A civil rights advocate, church members and a retired officer: Tributes honour Black community leaders killed in Buffalo mass shooting

Victims remembered as selfless advocates for their communities and families

Police says Buffalo shooting was 'pure evil'

A gunman’s racist massacre inside a supermarket in Buffalo, New York killed 10 people, including several store employees and Black men and women with long histories serving the communities in which they lived.

Mourners gathered outside the Tops Friendly Markets store and in churches across town on 15 May to pray and call for an end to hate-fuelled violence the day after a mass shooting in the predominantly Black neighborhood. Arrangements of flowers, candles and cut-outs of white doves were placed in makeshift memorials around the site of the shooting.

In total, 13 people were shot. Eleven of the victims are Black.

The people killed by the suspected gunman were grandmothers, a food pantry volunteer, a church deacon, a retired police officer, a civil rights advocate and writer, among others – all with deep ties to their churches and neighbourhoods and remembered as tireless and selfless advocates for their communities and families.

Ruth Whitfield, 88, was a member of the church choir at Durham Memorial AME Zion Church, where she had been a parishioner for 50 years. She stopped at the market to pick up groceries after visiting her husband at a nearby nursing home, according to The New York Times.

The grandmother to eight grandchildren and a mother of four “taught us how to love unconditionally. That’s how she loved us completely,” former Buffalo Fire Commissioner Garnell W Whitfield told a Buffalo-area ABC News affiliate.

She was “the consummate mom” and “a mother to the motherless,” he said. “She was a blessing to all of us. She loved God and taught us to do the same thing.”

Her daughter-in-law Cassietta Whitfield described her as “a religious woman who cared deeply for her family.”

Aaron Salter, 55, retired from the Buffalo Police Department after 30 years on the force. For the last four years, he worked as a security guard at the market.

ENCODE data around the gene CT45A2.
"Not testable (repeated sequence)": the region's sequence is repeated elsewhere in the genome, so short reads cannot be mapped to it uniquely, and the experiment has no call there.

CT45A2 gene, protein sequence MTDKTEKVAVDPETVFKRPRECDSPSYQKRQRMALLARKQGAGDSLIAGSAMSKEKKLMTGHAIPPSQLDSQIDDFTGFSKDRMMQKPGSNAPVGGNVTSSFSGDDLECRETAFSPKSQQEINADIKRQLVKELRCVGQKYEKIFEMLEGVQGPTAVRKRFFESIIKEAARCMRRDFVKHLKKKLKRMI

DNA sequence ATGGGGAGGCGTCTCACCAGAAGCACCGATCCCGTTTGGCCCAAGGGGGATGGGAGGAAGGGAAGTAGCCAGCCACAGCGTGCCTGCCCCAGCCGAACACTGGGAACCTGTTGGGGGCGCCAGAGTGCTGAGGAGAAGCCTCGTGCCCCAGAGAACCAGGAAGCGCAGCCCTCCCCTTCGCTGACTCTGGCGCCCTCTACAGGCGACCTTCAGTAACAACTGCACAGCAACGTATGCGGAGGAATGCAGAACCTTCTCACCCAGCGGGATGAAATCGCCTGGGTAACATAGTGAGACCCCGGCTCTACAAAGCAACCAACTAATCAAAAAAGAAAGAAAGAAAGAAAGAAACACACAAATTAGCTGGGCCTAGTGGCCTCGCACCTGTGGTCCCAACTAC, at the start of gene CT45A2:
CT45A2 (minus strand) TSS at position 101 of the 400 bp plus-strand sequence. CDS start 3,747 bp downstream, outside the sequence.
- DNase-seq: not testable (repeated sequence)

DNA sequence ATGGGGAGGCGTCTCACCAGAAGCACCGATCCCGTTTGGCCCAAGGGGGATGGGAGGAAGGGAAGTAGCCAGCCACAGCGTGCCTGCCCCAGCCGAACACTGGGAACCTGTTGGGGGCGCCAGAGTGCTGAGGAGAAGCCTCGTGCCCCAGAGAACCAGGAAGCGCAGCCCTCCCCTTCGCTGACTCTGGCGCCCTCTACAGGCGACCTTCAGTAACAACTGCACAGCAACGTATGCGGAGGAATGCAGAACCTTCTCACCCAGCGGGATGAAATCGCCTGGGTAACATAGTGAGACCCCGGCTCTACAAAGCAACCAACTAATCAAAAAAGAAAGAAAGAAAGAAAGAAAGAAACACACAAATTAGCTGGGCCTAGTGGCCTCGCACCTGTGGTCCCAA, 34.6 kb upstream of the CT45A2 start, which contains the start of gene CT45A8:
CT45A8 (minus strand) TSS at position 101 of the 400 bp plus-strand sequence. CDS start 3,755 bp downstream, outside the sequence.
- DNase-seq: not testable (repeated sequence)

According to law enforcement officials, Salter pulled out his weapon to try to take down the gunman, who was wearing body armor. Gendron then allegedly returned fire, killing the former officer.

“He’s a true hero,” Buffalo Police Commissioner Joseph Gramaglia said on Sunday. “There could have been more victims if not for his actions.”

The police chief told ABC News that “he went towards the gunfire, he went towards the fight.”

“He shot the individual, but because of his armor plating vest, it had no effect on him, he said. “Unfortunately, the suspect returned fire, and he succumbed to his injuries … He was a beloved member, and we’re sure he saved lives yesterday.”

Katherine “Kat” Massey, 72, was a longtime civil rights advocate in the Buffalo area described by former Erie County Legislator Betty Jean Grant as “unapologetic about making sure our community was not ignored.”

She wrote for the region’s historic African American newspapers The Buffalo Criterion, which first published nearly 100 years ago, and The Buffalo Challenger, which recently recognised its 60th anniversary.

A 2011 photo shows civil rights advocate and writer Katherine ‘Kat’ Massey in Buffalo. She was among 10 people killed in a mass shooting on 14 May.

Last year, she wrote a letter to The Buffalo News calling for “extensive federal action” to combat gun violence, following the fatal shooting of a local official’s relative, a “gut-wrenching account of the escalating gun violence in Buffalo and many major US cities.”

“To lose such a fighter, someone who was so eloquent ... to lose that voice,” Ms Grant said.

Pearl Young, 77, loved “singing, dancing and being with family” and was a “mother, grandmother and missionary” who helped run a food pantry in Buffalo’s Central Park neighbourhood, according to a local NBC affiliate.

At the 2nd Church of God in Christ Western New York Jurisdiction, she helped feed people at its soup kitchen for 25 years, The Buffalo News reported.

“Even if it was nothing but soup and bread, whatever she could do, she would just always avail herself to help the people,” according to Bishop Glenwood H Young. “Her life was full of giving.”

Heyward “Terry” Patterson, a deacon at State Tabernacle Church of God, would often give rides to Tops shoppers with their groceries.

“He would give the shirt off his back,” his wife Tirzah Patterson told The Buffalo News. “That’s who he is. He wouldn’t hurt anybody. Whatever he had, he’d give it to you.

Celeste Chaney, 65, a grandmother to six grandchildren, went to the Tops market to buy strawberries to make shortcakes while visiting her sister in Buffalo, according to The New York Times.

Her granddaughter Dominque Brown called her “a little lady full of spunk.”

“She was probably the sweetest person you could meet,” she told The Buffalo News. “Very loving, very giving, very kind.”

Roberta Drury, a 32-year-old from Syracuse, was remembered as a “bright vibrant person” by her sister. “She always was the center of attention and made the whole room smile and laugh,” Amanda Drury told the newspaper.

Others killed in the attack include 52-year-old Margus Morrison, 53-year-old Andre Mackneil, and 62-year-old Geraldine Talley, according to the Buffalo Police Department.

Three people – Zaire Goodman, Jennifer Goodman and Christopher Braman – were treated for non life-threatening injuries.

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